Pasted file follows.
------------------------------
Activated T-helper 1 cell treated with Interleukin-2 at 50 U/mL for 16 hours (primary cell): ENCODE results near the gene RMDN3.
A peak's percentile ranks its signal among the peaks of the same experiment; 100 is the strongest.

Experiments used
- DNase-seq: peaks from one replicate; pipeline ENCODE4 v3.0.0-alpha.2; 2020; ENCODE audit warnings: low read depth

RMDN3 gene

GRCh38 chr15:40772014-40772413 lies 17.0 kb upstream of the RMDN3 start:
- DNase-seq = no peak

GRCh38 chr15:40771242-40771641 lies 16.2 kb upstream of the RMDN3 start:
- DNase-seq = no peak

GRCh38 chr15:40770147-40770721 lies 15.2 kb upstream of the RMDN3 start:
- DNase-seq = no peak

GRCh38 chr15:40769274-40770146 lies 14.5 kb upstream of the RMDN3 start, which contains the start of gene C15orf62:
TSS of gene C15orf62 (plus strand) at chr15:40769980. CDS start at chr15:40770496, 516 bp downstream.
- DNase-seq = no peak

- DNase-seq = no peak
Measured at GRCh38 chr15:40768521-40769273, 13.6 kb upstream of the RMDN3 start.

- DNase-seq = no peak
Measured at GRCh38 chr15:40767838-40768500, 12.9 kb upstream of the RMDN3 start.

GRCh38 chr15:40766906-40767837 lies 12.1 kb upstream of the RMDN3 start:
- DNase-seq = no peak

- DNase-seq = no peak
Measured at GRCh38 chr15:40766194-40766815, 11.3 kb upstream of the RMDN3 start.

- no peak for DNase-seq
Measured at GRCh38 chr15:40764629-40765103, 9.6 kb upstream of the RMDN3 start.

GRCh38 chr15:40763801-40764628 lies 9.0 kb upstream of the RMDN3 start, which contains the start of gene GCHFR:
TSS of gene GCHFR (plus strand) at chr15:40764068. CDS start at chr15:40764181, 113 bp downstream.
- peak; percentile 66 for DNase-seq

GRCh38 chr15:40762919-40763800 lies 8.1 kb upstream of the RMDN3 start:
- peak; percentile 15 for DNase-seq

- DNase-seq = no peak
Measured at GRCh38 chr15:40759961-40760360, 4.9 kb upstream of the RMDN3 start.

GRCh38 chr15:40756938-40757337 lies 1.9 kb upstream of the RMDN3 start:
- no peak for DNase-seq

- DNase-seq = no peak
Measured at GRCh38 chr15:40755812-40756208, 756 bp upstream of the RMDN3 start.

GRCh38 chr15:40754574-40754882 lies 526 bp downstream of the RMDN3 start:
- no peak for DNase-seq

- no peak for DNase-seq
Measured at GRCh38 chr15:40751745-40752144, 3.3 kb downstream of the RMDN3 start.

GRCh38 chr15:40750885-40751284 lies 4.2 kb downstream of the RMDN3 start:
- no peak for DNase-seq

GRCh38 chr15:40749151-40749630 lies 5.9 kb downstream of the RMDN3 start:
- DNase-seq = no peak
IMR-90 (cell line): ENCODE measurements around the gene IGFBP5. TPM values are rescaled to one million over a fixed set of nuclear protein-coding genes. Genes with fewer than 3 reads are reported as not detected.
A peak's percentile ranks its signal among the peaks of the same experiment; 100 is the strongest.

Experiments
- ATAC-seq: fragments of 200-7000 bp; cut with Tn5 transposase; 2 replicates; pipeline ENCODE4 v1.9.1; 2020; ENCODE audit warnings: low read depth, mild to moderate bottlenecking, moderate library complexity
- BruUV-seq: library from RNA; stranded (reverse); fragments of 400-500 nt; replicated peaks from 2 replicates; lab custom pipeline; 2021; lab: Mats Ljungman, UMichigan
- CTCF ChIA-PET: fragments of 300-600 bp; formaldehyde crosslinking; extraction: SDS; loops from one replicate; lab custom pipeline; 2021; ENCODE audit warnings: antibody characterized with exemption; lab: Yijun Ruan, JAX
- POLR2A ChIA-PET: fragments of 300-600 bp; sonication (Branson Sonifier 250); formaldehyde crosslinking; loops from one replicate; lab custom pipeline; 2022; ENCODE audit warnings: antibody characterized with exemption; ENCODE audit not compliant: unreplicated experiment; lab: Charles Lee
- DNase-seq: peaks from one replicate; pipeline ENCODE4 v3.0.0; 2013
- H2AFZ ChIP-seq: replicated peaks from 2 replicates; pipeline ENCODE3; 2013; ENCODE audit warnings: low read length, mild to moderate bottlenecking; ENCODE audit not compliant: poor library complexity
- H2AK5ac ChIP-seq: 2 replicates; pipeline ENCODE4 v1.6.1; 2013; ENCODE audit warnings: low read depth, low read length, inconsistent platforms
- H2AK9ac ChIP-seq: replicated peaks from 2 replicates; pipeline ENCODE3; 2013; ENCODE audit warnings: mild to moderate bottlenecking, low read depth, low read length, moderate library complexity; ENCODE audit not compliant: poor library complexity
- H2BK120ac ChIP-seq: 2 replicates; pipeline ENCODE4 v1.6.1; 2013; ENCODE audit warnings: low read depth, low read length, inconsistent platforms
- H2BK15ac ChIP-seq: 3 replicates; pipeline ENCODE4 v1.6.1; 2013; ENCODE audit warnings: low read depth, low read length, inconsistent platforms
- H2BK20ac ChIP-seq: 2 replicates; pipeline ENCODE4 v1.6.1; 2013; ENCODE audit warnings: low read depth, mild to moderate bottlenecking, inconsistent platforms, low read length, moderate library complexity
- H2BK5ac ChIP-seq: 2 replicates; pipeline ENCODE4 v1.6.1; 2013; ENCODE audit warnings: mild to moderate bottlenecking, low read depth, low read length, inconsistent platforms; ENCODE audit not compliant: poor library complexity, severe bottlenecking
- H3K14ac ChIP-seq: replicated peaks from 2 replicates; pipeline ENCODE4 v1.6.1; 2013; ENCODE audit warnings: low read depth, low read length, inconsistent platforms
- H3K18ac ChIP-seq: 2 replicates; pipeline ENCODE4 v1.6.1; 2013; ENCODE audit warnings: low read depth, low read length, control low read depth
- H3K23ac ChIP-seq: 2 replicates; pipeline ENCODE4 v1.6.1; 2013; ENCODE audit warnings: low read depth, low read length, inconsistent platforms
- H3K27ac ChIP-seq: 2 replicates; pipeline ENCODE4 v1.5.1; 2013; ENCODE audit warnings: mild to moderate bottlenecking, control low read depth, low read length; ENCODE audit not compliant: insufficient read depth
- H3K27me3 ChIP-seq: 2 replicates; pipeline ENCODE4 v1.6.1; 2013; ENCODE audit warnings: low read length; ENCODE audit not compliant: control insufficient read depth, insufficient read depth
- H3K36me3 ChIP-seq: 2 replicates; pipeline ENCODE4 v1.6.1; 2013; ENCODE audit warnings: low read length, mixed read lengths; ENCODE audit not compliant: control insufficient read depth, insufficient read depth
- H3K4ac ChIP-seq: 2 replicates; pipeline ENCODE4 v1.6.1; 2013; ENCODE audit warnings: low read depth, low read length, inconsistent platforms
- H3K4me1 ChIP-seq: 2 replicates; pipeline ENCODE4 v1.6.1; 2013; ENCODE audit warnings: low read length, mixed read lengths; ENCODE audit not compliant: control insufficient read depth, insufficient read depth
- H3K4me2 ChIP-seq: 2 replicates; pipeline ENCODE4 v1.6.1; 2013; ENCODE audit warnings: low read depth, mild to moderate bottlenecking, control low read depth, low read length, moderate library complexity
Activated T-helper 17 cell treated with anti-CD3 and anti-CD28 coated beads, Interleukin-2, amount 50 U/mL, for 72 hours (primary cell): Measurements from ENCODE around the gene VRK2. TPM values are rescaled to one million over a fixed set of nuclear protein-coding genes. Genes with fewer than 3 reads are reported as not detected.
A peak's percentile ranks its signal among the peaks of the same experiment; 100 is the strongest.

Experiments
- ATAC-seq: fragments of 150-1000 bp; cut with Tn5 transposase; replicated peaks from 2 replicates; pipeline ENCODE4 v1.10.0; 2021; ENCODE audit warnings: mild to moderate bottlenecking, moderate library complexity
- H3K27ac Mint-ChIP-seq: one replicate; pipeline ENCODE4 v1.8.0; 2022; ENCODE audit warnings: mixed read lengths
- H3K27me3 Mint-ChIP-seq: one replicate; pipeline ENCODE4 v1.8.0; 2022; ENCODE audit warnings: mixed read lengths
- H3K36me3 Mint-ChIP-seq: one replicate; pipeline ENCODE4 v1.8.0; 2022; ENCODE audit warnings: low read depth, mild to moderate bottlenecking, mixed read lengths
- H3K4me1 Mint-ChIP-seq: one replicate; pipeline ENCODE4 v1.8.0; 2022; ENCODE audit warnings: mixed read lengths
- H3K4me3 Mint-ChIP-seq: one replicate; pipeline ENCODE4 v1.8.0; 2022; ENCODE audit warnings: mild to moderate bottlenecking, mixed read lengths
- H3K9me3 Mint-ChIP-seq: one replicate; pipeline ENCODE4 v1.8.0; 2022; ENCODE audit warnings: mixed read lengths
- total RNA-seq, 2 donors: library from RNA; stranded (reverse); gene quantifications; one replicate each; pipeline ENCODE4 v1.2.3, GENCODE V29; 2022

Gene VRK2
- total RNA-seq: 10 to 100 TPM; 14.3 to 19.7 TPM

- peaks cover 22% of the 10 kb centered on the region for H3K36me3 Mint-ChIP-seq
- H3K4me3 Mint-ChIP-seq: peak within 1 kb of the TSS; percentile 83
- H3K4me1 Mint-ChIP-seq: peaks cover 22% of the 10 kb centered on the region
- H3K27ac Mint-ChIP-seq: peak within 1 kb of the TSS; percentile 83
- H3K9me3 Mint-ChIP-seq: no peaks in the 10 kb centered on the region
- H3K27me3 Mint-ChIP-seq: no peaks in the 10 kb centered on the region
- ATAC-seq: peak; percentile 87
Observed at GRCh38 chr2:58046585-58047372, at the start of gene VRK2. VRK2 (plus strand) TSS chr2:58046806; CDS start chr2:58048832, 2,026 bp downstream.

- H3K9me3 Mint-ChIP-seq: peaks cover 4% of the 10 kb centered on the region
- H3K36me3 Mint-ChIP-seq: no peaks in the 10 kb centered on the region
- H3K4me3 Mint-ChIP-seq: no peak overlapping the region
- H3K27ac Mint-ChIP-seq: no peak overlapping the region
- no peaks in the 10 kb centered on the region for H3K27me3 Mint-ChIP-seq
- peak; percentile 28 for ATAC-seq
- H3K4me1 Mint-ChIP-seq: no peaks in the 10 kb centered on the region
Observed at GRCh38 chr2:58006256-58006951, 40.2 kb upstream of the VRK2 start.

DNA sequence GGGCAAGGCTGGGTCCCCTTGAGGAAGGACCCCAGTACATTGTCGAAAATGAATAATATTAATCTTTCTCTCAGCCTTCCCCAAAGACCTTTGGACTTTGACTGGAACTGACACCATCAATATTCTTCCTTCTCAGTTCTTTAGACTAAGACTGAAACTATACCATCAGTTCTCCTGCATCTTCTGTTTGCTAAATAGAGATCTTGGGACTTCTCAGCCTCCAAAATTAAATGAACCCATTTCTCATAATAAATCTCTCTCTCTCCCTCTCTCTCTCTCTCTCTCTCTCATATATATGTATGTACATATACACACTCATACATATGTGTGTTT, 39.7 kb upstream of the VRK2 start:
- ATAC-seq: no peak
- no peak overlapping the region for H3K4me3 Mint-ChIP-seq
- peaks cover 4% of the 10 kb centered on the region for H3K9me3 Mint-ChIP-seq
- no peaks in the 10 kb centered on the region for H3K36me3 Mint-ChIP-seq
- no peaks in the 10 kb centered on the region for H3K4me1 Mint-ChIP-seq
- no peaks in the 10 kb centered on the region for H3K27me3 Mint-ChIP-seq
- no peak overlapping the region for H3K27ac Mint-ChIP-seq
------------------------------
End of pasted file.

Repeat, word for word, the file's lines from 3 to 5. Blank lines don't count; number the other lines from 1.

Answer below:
Experiments used
- DNase-seq: peaks from one replicate; pipeline ENCODE4 v3.0.0-alpha.2; 2020; ENCODE audit warnings: low read depth

RMDN3 gene